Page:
IRA vs. Roth IRA.  With IRAs, you avoid taxes when you put the money in; with Roth IRAs, you avoid taxes when you take the money out in retirement.  There are income limitations on Roth IRAS (currently $183K/year for married couples).  These accounts will likely grow, so tax-wise, it's typically better to choose the Roth.  HOWEVER, also consider when you will be at a higher tax rate.  If you're making big bucks now & plan to retire on a modest income, the traditional IRA may be for you.

Tax-free municipal bonds & bond funds are great for traditional IRAs, but are a waste for Roth IRAs, whose gains are tax-free no matter what.

Target Nest Egg 

I really love that Dave Ramsey's suggestion is not a Target Nest Egg number, but a simple calculation of how much to contribute NOW.  It's certainly the most important step: getting in the habit of contributing.

But what if you're starting your 15% contribution a bit late?  Once you've established the 15% habit, how do you calculate your additional contribution?

You can retire when you have 25x your annual expenses invested in income generating assets*. 

For example, if my annual expenses are $50,000 then my target is $1,250,000.  If I am making 4% interest on that target nest egg every year, then I have $50,000 per year to live off of.

*“Income generating assets” are things like stocks, bonds, CDs, businesses, real estate, etc.  Savings accounts that make less than 4% do not count.  Neither do primary residences, which do not generate income.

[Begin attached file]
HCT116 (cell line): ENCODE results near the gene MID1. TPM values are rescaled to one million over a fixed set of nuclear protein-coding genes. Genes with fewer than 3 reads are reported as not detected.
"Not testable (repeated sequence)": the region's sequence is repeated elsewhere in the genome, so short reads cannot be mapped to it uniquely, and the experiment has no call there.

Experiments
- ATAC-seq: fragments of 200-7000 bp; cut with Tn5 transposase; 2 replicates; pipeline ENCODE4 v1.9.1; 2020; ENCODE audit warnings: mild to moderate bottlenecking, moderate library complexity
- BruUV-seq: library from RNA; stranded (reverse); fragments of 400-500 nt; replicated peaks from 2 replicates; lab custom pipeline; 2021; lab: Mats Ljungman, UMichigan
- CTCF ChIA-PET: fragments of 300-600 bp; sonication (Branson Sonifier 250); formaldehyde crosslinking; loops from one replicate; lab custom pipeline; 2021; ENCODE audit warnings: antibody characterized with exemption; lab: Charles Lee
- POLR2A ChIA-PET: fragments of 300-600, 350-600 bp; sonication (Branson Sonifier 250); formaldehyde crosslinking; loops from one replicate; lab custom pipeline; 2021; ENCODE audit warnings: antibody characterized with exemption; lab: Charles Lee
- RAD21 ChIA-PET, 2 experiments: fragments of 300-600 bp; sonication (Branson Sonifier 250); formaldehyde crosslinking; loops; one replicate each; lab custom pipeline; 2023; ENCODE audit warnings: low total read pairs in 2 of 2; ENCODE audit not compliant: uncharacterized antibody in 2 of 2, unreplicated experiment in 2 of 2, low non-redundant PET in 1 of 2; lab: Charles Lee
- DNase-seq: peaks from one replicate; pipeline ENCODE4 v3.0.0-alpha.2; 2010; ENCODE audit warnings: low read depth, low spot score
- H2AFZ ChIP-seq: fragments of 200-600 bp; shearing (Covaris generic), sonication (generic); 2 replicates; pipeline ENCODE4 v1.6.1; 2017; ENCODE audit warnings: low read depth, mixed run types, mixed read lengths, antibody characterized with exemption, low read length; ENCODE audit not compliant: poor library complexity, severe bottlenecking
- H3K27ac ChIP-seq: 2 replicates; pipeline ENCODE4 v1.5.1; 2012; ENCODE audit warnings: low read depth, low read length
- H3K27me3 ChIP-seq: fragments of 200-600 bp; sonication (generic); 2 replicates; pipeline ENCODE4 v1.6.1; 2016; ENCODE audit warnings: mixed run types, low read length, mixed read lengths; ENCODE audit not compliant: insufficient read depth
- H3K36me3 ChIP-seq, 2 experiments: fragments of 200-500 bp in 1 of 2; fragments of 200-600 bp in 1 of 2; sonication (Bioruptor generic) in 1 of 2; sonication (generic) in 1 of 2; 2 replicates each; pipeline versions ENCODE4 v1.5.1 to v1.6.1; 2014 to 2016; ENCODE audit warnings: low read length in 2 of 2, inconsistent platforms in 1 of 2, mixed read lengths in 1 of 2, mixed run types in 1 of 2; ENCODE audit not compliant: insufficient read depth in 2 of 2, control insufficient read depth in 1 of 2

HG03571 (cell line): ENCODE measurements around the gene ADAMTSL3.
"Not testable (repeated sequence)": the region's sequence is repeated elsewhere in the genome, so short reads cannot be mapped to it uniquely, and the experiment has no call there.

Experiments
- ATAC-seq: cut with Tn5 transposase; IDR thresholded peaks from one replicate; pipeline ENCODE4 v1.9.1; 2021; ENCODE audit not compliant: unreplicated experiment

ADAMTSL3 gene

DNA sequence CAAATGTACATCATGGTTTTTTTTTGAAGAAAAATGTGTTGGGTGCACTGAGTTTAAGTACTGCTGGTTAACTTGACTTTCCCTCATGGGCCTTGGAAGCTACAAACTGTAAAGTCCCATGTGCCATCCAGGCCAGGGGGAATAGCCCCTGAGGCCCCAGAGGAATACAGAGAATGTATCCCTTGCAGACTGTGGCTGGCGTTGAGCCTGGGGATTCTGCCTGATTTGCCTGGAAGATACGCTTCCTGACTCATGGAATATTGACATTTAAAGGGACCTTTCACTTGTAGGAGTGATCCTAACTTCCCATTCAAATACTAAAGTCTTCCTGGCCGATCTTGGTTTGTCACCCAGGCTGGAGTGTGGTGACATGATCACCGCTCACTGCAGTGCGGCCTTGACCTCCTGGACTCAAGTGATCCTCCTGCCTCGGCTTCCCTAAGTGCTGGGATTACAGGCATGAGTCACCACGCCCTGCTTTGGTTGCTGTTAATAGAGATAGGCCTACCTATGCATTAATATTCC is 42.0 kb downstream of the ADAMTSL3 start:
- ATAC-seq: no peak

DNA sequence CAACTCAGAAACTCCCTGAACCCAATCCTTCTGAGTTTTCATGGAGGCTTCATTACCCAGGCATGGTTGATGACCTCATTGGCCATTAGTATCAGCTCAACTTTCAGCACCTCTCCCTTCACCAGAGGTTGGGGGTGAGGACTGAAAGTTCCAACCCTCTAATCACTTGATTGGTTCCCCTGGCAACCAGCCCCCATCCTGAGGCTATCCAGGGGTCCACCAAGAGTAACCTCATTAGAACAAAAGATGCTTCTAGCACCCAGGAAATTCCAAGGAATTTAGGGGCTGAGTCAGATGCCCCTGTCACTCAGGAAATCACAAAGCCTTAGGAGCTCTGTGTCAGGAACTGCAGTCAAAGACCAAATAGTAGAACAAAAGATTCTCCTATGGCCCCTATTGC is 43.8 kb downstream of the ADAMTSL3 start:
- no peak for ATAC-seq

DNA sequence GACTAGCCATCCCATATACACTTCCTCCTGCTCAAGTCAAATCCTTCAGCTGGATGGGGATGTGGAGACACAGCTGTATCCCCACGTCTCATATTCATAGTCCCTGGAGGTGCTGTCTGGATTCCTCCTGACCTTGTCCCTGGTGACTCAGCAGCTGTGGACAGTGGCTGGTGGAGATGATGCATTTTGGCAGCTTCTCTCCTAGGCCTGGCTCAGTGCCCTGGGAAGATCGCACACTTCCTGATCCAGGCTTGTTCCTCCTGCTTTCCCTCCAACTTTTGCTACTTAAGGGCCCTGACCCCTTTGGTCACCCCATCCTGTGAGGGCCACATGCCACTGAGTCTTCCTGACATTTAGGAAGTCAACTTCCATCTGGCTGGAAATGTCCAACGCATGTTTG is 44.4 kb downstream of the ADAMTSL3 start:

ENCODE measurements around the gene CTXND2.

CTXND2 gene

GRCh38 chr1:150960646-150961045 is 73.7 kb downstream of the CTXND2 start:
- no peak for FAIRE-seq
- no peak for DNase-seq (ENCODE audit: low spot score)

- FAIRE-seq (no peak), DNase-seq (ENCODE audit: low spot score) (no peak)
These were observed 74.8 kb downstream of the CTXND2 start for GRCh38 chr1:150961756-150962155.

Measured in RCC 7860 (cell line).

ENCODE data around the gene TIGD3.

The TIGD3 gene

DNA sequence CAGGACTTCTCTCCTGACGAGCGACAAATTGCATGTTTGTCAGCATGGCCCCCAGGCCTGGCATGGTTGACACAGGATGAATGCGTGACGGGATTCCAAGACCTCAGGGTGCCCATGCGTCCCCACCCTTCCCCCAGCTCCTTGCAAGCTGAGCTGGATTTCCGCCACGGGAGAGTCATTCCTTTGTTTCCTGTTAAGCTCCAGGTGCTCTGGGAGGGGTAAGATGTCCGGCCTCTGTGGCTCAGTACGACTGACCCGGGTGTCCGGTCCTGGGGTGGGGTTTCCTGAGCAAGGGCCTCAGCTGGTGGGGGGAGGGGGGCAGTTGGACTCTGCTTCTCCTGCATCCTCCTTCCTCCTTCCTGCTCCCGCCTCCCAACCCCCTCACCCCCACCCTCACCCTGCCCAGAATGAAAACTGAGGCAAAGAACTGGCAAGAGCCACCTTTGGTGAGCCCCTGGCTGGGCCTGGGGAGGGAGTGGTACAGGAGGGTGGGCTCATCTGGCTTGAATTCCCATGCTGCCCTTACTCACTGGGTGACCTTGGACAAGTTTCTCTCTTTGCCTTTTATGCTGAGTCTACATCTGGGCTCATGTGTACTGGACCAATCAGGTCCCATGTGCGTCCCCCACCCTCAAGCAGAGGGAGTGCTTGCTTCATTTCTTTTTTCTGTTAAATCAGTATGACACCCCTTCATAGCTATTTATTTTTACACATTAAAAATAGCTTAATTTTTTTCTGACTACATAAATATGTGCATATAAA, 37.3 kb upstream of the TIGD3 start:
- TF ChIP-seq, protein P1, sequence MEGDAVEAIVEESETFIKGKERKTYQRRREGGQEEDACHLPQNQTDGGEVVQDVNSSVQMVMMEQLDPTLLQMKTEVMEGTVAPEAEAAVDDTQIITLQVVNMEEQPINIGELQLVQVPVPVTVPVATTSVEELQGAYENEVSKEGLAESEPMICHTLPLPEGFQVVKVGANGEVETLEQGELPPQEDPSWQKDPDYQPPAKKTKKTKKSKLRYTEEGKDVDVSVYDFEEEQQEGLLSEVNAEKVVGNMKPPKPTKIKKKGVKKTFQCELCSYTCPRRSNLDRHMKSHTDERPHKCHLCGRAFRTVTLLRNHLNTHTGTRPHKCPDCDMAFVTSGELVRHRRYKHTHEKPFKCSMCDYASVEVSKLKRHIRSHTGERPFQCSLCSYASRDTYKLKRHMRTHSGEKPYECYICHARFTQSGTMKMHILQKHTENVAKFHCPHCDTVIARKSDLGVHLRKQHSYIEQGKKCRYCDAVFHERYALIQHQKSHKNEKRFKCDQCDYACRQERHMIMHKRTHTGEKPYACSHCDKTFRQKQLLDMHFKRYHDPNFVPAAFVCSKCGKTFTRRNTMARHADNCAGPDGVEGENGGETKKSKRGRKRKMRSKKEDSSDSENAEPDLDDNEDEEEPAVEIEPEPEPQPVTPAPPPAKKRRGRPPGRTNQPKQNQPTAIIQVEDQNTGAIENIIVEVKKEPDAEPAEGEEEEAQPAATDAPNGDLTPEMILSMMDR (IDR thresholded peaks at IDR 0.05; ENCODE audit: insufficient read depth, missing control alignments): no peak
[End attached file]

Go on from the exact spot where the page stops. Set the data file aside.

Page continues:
**A 4% rate is assumed to generate annually from these investments.  You live off the 4% but do not touch the principal.  In theory, if you can reach this target, you could live until 100 or 1000, your 4% will keep coming.

This calculation is based solely on expenses***, so reduce them.  If you can pay off your mortgage**** and/or debts before retirement, then your annual expenses go down considerably... and your target nest egg can be reduced $25 for every dollar of expense eliminated.

***Not everyone will tell you this.  For example, Voya calculates "orange money" based on income, not on expenses. (3/2015)  This is misleading.  
****If your target retirement is age 65, and you get a new thirty-year mortgage at age 45, you'll have to pay it down very aggressively.  Consider instead a 15 year mortgage, which will get you a better rate, anyway, and you'll be done when you're 60.

Of course, the actual calculation is a bit more complicated.  Rates of interest and income on properties fluctuate, inflation eats away at savings, nest eggs are designed to grow in value, and your expenses might rise as you age.  But as many of these cancel each other or average out over time, this simple calculation is a good place to start.



p.s. Obviously, this post is only marginally related to zessn topics of affordable architecture, but it's not as if any of these topics exist in a bubble.  Overall financial health is necessary for any sort of architectural budget!

1 comment:

  1. Also, a succinct article on education savings options here:
    Like Mr. Ramsey, the author William Baldwin recommends a six-month emergency reserve & maxing out retirement contributions before tackling education savings for junior.



It's somewhat ambiguous, but the definition of affordability has to be related to income, right? Income as well as other debt & ob...